Our calculations show that had you invested your full ISA allowance at the start of the tax year every year, you would be more than £20,000 better off a decade later than someone who had rushed to invest right at the very end of every tax year.
And that isn’t something any investor should turn their nose up at.
Our calculations1 show that if you invested your full ISA allowance into the FTSE All Share on 6 April each year and had done so every year over the past ten years, your original investment of £136,360 would have grown to £199,832. Please remember past performance is not a reliable indicator of future returns.
If, though, you had waited until the very last day of each tax year on 5 April to invest your full ISA allowance into the FTSE All Share every year, that £136,360 you had invested would be worth just £179,611 after 10 years - that’s £20,221 less.
Admittedly, we don’t all have the full £20,000 to invest in one lump sum. But don’t think that puts you on the back foot. It doesn’t. In fact, drip-feeding your money into your ISA with a regular saving every month would have got you much better returns than investing it all at the last minute.
By splitting your annual ISA allowance into 12 monthly investments your investment of £136,360 would have grown very nicely to £192,500. Some £12,889 more than if you had waited until the last minute to invest the full sum.
Unveiling the investment ‘magic’
It’s all down to the power of compounding. Being invested and staying invested makes the magic happen. This magic of compounding is so powerful that a very small sum, given many years to grow, will do so, so much more than a much larger sum of money invested years later. So the sooner you get that money working for you, the better.
The critical component here is time. It is the key factor of compounding and the reason why you should start to save as soon as you can. By investing regularly and reinvesting income over the long term, our figures show that this approach can help you super-charge your returns.
The message is simple, being invested is better than not being invested at all.
And if all the Brexit uncertainty has left you unsure about where to invest we have a solution. Fidelity Investment Director, Tom Stevenson, has selected four funds he thinks will be winners in 2019.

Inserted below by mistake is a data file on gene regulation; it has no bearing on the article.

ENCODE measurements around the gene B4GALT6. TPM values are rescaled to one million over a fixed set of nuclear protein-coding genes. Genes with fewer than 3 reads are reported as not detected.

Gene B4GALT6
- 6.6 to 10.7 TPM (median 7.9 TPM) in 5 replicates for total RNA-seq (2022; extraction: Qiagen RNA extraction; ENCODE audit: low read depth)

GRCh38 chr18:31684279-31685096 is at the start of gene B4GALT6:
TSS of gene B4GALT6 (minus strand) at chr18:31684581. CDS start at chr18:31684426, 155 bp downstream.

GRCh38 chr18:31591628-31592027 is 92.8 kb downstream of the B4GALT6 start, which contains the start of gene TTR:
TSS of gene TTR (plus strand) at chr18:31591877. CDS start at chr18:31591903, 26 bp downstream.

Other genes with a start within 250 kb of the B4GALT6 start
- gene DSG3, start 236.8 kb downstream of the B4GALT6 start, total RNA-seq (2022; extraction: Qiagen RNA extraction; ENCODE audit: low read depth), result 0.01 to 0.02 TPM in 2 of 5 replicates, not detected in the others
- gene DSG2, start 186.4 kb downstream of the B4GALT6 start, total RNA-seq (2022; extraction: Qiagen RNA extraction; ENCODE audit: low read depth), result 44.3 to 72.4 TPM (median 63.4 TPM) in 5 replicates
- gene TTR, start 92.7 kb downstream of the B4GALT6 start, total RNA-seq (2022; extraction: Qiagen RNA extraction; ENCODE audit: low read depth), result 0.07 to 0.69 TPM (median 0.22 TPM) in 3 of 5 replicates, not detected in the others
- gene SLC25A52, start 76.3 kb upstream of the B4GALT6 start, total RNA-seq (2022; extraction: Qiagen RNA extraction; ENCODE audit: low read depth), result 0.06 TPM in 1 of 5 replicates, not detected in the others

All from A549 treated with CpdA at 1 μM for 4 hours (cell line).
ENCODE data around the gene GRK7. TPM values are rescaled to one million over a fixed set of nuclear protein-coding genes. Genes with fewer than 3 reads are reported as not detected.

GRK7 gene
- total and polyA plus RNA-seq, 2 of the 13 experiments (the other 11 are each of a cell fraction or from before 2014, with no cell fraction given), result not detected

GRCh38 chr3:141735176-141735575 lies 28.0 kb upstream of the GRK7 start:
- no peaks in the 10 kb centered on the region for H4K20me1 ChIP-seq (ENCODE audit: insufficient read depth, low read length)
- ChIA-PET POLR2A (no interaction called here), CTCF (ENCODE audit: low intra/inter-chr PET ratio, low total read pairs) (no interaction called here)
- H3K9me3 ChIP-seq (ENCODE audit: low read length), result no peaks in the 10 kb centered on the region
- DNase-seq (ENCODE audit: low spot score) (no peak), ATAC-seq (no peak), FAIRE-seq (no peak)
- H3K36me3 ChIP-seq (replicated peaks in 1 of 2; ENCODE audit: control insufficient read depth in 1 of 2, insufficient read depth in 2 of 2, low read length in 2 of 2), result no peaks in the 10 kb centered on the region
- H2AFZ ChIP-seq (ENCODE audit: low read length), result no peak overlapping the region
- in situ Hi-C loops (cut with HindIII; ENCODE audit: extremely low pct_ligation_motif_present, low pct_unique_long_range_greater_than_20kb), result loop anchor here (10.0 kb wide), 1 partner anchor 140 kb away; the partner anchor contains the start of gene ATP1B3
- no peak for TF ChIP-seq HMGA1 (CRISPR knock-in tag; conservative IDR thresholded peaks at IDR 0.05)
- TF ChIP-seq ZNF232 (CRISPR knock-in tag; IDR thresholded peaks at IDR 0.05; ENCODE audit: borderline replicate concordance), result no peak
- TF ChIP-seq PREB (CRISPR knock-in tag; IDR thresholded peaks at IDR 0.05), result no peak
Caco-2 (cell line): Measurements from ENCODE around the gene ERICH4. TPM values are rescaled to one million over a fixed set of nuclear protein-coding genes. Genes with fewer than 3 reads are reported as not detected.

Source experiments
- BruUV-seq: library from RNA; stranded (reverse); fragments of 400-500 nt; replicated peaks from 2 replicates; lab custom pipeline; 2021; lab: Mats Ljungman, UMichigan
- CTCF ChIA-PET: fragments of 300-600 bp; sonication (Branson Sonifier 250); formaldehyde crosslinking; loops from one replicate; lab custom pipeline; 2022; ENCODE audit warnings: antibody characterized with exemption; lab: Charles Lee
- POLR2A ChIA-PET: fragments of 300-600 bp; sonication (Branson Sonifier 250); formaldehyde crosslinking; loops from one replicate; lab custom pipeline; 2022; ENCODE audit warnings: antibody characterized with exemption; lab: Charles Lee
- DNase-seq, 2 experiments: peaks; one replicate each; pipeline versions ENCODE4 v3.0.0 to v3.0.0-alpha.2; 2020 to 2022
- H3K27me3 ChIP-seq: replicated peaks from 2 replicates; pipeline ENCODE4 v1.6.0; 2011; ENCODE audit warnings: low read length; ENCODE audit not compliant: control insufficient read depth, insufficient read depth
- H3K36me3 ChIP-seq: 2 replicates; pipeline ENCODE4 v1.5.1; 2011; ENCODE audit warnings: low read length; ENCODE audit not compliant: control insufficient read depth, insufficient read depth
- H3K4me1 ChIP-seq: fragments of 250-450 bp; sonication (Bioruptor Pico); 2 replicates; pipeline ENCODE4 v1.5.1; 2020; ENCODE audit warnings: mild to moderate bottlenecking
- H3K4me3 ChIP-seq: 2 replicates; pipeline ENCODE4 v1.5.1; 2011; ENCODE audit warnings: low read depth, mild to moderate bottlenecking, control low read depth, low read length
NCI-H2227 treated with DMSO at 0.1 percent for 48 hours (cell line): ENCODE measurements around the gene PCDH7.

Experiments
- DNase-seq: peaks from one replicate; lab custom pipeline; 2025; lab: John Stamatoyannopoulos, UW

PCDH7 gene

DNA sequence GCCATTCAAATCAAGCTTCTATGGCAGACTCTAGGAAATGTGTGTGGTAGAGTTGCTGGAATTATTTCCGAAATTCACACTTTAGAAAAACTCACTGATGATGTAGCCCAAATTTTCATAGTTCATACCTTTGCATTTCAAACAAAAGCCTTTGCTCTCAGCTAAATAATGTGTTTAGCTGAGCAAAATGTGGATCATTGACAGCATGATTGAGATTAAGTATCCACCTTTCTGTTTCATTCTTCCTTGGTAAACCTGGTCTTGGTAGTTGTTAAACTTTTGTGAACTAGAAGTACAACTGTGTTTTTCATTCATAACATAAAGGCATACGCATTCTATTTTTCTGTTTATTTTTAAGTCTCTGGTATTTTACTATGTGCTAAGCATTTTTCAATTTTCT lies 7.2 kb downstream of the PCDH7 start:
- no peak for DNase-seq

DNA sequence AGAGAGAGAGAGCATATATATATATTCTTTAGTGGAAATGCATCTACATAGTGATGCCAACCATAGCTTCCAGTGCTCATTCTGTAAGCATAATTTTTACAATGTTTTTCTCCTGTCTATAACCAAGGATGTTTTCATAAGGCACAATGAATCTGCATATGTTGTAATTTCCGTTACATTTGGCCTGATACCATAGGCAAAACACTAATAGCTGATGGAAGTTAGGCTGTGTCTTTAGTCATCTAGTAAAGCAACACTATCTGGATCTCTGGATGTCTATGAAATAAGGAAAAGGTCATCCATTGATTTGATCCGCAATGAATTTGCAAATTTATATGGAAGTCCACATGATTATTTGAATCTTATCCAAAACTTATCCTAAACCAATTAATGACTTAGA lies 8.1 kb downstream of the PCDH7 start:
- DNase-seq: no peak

They are all from the Select 50 range of our preferred funds, which boils down the thousands of choices on offer across the funds universe to the top 50 that our experts believe have what it takes to make your money grow best.
And if you still can’t choose from Tom’s Picks or the wider Select 50, then you can opt for a selection of them all in the Select 50 Balanced Fund.
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Brexit has now been delayed, yet again. Uncertainty is so often cast as the nemesis of the investor, but it should be seen as more of an opportunity.
Don’t hold off from investing while you wait to see what happens next on the Brexit front. As we’ve seen that’s a very slow burner and not one that should stop you in your tracks. Now, at the start of the new tax year, it’s time to make that new (tax) year resolution to invest.
Test the water and see how your investments grow. Then when you’ve caught the investment bug you can explore the full range of funds and individual company shares that we offer.
In this era of low interest rates, making your hard-earned money work harder for you doesn’t need real magic, even without an end to the Brexit debacle, opportunity is there for the taking. In reality the magic is already in your hands. Get started and you’ll soon see how.
1Fidelity International, April 2019. Based on a total investment of £136,360 (the full ISA allowance each year since the 2009/10 tax year) invested in the FTSE All Share Index each tax year at different times.
Five year performance
As at 31 March
|FTSE All Share||6.7||-5.3||21.9||1.4||8.8|
Past performance is not a reliable indicator of future returns
Source: Refinitiv, as at 31.3.19, in local currency terms with income reinvested
The value of investments and the income from them can go down as well as up, so you may get back less than you invest. Tax treatment depends on individual circumstances and all tax rules may change in the future. This information is not a personal recommendation for any particular investment. If you are unsure about the suitability of an investment you should speak to an authorised financial adviser.